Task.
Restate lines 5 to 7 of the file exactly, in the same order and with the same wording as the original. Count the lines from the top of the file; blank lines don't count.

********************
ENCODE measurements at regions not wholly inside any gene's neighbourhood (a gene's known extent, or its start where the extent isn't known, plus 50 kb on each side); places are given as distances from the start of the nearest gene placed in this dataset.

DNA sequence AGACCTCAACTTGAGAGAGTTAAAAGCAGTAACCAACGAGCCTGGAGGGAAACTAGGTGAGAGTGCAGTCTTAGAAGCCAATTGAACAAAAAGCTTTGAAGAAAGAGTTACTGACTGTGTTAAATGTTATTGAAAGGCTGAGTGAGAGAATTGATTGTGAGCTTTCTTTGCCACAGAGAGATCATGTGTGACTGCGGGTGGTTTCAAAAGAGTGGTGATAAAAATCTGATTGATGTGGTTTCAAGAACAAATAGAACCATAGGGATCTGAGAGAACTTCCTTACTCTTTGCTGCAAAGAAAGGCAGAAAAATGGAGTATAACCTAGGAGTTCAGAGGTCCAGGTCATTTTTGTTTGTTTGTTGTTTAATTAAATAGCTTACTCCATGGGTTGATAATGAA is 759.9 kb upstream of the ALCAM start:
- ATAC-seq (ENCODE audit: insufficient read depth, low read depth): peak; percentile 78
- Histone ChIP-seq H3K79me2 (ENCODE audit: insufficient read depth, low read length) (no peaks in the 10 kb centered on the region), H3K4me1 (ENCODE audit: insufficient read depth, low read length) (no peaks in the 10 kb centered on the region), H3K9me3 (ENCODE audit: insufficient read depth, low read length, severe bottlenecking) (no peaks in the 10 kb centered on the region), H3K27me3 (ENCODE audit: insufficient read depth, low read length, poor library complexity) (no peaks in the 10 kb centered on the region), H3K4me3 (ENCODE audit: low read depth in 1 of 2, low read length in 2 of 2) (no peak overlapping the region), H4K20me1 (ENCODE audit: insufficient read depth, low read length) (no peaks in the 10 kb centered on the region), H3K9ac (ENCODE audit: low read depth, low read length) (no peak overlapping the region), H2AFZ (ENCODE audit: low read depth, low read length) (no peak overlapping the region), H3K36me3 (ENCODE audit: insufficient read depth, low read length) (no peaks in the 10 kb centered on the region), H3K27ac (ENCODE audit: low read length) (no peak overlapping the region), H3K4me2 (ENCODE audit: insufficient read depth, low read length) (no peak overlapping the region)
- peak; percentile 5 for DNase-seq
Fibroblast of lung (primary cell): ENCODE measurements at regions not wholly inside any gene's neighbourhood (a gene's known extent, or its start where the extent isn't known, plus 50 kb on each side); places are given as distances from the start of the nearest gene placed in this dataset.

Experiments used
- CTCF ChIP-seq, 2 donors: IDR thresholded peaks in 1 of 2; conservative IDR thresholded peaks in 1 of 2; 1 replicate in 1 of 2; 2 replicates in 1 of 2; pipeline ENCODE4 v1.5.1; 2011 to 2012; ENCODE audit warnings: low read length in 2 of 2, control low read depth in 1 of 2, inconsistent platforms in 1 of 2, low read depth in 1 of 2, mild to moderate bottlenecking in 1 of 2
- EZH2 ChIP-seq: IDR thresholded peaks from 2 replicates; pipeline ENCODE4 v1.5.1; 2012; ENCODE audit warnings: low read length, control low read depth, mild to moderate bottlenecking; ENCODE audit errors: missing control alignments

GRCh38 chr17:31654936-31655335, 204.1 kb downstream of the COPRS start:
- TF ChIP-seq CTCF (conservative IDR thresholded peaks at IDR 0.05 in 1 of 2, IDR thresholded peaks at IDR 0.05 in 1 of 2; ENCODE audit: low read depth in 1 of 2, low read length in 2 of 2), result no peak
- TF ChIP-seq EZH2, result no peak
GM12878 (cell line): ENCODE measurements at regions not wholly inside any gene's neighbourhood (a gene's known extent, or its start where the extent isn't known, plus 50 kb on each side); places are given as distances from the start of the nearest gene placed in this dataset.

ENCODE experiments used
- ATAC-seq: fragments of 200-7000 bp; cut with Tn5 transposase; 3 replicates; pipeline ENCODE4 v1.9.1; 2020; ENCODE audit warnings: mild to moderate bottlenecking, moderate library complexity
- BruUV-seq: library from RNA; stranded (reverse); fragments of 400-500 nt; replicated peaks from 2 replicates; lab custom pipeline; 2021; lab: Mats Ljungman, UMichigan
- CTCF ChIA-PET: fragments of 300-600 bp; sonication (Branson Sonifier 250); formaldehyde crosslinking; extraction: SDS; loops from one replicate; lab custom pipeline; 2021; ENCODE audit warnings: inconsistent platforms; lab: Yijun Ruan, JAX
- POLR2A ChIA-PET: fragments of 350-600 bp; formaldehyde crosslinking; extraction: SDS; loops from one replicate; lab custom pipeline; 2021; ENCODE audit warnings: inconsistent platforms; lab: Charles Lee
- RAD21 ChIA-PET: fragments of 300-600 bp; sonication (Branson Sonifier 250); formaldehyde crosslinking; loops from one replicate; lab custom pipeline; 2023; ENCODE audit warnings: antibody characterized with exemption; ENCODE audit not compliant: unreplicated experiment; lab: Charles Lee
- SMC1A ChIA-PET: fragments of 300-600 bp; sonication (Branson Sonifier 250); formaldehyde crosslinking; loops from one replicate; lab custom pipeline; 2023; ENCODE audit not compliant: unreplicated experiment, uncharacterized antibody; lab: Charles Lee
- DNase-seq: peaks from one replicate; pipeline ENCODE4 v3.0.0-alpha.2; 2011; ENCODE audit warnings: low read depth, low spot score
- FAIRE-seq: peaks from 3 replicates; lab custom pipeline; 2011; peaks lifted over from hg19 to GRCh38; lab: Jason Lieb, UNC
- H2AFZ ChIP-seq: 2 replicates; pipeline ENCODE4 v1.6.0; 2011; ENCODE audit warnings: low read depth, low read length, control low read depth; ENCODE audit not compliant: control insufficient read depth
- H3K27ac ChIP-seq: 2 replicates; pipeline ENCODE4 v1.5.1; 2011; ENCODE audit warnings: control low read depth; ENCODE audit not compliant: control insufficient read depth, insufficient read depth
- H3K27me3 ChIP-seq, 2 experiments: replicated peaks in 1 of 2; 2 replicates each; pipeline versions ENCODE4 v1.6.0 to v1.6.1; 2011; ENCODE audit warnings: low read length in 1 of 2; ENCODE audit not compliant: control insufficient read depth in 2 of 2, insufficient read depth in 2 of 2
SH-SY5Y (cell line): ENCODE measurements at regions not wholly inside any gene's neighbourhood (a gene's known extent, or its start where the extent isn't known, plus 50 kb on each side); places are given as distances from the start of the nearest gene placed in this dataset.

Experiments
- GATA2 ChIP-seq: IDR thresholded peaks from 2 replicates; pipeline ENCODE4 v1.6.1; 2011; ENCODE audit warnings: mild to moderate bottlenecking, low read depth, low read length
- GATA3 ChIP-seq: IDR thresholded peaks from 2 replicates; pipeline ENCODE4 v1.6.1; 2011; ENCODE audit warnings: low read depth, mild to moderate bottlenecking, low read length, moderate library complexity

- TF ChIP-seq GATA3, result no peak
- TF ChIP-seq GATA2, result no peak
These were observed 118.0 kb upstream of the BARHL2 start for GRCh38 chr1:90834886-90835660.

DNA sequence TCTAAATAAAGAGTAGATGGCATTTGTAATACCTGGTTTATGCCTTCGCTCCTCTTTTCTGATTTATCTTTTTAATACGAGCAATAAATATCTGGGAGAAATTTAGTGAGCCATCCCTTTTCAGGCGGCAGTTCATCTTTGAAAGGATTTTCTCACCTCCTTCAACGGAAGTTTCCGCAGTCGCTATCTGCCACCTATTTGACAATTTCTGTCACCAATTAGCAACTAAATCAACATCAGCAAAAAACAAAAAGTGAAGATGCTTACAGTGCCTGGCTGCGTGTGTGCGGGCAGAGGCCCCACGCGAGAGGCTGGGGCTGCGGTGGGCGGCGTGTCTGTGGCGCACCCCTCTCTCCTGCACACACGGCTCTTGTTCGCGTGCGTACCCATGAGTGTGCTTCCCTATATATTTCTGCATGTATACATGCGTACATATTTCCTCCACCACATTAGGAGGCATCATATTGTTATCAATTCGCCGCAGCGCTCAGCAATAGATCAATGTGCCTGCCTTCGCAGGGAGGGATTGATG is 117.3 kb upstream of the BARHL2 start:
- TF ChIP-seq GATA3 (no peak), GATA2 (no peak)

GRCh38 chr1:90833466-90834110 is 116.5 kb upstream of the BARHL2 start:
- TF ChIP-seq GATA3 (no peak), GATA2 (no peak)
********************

- peak; percentile 5 for DNase-seq
Fibroblast of lung (primary cell): ENCODE measurements at regions not wholly inside any gene's neighbourhood (a gene's known extent, or its start where the extent isn't known, plus 50 kb on each side); places are given as distances from the start of the nearest gene placed in this dataset.

Experiments used